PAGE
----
When I came out to my spouse in 2012, I knew the risks. Part of me held to some silly vain stupid hope that my marriage could be salvaged. Part of me wanted to believe that she and I, we, were better than that. I should have known better. I shouldn’t have even given the tiniest spark to such vain hopes. I didn’t choose to end that marriage. She did, no matter what she claims to the contrary. She’s the one that laid down the ultimatum of “transition, and we’re done”.
But I saw this exactly like I saw my fight against cancer in 1996. I had a great medical team, therapists, doctors, endocrinologists, and they all agreed that my health and well being were best served by transitioning. So with great reluctance I began that process, and I spent two months crying myself to sleep in 2012, grieving for my marriage. There’s lots I could say that I learned here about how others felt about me, but I don’t want to focus on such negatives, so I won’t.
Throughout my transition, up to now, this point, after having had GCS, I’ve been celibate and not actively looking at the dating community at all. I am aware that there is an entire fetish subculture that chases pre-op and non-op trans women as “chicks with dicks”. If you don’t like that phrase, it’s the ugly reality of how our society views pre-op and non-op trans women. It’s ugly. The woman is viewed as a “thing” and she’s used as a thing. The complete epitome of male sexual objectification of women occurs in the trans “chaser” community and how they treat those women.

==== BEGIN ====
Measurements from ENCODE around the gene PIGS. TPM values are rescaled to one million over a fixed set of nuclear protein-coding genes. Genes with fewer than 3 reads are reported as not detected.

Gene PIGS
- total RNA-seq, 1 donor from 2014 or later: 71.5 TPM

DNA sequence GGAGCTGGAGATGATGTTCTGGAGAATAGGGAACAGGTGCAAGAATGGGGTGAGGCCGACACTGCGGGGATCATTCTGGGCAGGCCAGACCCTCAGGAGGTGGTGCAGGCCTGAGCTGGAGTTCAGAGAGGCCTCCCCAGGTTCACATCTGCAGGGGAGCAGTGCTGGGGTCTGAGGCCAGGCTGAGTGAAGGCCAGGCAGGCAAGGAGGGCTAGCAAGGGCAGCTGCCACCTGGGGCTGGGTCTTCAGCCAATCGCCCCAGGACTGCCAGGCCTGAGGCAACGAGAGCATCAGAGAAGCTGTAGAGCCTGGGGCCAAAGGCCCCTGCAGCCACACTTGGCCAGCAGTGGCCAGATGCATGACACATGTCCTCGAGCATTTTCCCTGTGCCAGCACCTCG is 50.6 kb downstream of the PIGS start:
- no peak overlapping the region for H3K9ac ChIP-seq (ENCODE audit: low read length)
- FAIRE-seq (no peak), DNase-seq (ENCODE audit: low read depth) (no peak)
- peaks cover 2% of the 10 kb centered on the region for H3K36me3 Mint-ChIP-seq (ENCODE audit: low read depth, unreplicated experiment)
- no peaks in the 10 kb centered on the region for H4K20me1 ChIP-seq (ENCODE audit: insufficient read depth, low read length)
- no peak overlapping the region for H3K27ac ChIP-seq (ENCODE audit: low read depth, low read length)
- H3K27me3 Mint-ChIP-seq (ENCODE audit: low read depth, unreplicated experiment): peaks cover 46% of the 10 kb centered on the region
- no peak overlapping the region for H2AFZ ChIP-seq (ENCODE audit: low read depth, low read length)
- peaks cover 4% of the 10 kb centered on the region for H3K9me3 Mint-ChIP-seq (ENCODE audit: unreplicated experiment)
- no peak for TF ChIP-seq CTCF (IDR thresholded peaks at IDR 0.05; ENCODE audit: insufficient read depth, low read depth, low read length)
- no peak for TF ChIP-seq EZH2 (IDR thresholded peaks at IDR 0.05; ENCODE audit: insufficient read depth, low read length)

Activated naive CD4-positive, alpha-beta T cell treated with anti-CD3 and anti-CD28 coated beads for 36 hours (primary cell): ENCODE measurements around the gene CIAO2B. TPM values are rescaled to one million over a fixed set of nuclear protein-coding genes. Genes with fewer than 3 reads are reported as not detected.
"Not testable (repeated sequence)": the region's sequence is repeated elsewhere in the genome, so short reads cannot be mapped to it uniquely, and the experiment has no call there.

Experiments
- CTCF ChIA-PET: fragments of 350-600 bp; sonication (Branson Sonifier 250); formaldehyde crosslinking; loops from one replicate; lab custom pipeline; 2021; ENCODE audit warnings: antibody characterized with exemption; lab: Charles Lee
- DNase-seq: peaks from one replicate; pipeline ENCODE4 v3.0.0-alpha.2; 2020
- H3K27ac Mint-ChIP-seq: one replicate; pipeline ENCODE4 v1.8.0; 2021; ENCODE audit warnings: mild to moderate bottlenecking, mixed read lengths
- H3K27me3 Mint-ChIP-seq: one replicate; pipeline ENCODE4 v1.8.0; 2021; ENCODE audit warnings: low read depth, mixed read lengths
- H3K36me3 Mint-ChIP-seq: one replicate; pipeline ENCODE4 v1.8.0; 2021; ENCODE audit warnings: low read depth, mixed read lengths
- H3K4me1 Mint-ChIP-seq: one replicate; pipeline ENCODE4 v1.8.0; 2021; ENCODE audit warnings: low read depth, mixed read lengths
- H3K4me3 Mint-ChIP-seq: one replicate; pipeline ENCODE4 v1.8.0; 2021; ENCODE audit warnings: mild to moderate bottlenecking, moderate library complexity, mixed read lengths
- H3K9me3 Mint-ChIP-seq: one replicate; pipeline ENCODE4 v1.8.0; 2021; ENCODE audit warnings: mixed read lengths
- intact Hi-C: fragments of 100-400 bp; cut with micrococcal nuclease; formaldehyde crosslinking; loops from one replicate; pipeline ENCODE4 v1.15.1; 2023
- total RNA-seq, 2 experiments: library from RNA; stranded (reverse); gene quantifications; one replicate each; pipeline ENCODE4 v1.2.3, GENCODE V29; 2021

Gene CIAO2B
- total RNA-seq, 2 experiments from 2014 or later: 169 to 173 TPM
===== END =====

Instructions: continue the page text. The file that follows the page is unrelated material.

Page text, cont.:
For that reason alone, I stayed out of the dating pool. And because I was technically still married. It’s just a marriage of tax convenience but this too will end soon enough. But now GCS is done. And things are changing. I’m still a long ways off from being a responsive sexual partner to someone, but the nerves are beginning to wake up.
And wake up, do they! Random firings all over the place. An electric shock sensation that would make me leap out of bed except certain sutures are pretty sore at the moment. Random neural firings just all over the place.
Of course, then there’s dilation too. I’m not very far along on this yet but already I’m discovering that certain sensations are pleasant, that they even make me wonder what certain experiences would ultimately be like.
And that leads to day dreams. I suppose many women, trans or not, dream of finding Mr. Right (and some of finding Ms. Right). I admit to such thoughts, such dreams. But I also admit to the cold reality that trans acceptance among those my age, late 50s give or take a few years, is pathetically, horribly low. And that’s where day dreams snap back to reality. Within all probability, my remaining years will be spent alone, fending off dates from men who want nothing but sex, with almost zero chance of finding that person who wants a relationship, a friendship, a sexual intimacy, all together with a person with whom they could spend the rest of their life.
Could it happen? Yes, the odds are not zero. But will it? The odds are not good and I know this. It crosses my mind every single day. And I knew this going into transition and still chose transition, because the alternative was to die.
When people say trans people have a “choice”, it’s not much of a choice when the choice is between finally being yourself or dying. Yet I know people who would have preferred I had killed myself. Unfortunately for them, I chose life, even if that turns out to be a life alone.
In the meanwhile, I have close friends, supportive friends. Two of my three children accept me and want me involved more in their lives. I have nieces, nephews, a sister-in-law all who support me and eagerly want to see me again. It’s been a few too many years since I was back to Ohio.
What I plan to do is live my life. I’ll be open to that day that Mr. Right walks into my life but I won’t pine away wondering if or when he ever will. If it happens, good. And if not? Someone lost a chance to find out how much this trans woman could value a life partner.
The odds aren’t good but if I don’t play the game, I can never win, right?